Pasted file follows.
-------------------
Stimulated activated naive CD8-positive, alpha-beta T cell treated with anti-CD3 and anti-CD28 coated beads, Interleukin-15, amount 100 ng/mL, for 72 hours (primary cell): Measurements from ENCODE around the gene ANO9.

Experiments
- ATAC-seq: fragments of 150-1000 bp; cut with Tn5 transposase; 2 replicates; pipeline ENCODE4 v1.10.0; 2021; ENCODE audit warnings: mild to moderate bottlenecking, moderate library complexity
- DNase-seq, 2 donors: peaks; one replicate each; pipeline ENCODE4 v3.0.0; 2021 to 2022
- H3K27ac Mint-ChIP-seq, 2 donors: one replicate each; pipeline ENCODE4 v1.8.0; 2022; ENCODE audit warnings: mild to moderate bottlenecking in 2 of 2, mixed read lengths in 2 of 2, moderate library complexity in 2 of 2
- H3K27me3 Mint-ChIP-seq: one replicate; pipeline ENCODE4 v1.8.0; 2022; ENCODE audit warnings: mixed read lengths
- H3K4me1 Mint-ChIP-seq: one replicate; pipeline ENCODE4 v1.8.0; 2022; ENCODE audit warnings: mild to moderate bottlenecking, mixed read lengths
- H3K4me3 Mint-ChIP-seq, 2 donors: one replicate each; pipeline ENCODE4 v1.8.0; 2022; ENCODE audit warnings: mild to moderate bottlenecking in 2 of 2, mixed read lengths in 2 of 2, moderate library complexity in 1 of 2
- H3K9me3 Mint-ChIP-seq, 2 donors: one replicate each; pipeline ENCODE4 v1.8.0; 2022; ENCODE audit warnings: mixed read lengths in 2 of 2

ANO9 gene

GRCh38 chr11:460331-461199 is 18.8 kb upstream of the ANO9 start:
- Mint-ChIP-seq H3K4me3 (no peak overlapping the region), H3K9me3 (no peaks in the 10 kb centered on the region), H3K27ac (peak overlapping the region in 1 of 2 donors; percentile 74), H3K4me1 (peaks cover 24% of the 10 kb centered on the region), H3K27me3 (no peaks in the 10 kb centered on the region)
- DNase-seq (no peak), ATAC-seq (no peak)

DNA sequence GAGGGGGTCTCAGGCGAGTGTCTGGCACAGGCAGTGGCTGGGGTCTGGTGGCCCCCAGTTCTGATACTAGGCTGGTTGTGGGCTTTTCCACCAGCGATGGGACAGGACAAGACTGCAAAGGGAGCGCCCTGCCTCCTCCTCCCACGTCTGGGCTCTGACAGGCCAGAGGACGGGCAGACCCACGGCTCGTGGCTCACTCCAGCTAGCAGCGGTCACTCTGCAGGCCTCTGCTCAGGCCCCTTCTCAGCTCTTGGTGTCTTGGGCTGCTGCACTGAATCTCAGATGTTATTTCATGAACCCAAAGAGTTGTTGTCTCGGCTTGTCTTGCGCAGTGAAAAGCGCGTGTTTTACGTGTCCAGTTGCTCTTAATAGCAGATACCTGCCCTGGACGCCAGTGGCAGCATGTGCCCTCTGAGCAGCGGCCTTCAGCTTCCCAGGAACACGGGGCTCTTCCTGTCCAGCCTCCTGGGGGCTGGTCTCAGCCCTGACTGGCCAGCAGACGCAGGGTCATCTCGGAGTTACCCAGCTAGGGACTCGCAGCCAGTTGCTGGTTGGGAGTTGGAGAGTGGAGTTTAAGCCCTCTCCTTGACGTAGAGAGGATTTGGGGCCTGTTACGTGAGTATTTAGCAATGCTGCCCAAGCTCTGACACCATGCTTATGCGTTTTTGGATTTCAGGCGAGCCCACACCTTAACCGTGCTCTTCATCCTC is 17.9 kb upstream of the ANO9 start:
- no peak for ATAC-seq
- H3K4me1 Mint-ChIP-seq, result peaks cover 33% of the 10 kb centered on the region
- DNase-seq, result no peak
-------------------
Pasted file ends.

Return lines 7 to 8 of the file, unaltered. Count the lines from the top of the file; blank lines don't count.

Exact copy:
- H3K4me1 Mint-ChIP-seq: one replicate; pipeline ENCODE4 v1.8.0; 2022; ENCODE audit warnings: mild to moderate bottlenecking, mixed read lengths
- H3K4me3 Mint-ChIP-seq, 2 donors: one replicate each; pipeline ENCODE4 v1.8.0; 2022; ENCODE audit warnings: mild to moderate bottlenecking in 2 of 2, mixed read lengths in 2 of 2, moderate library complexity in 1 of 2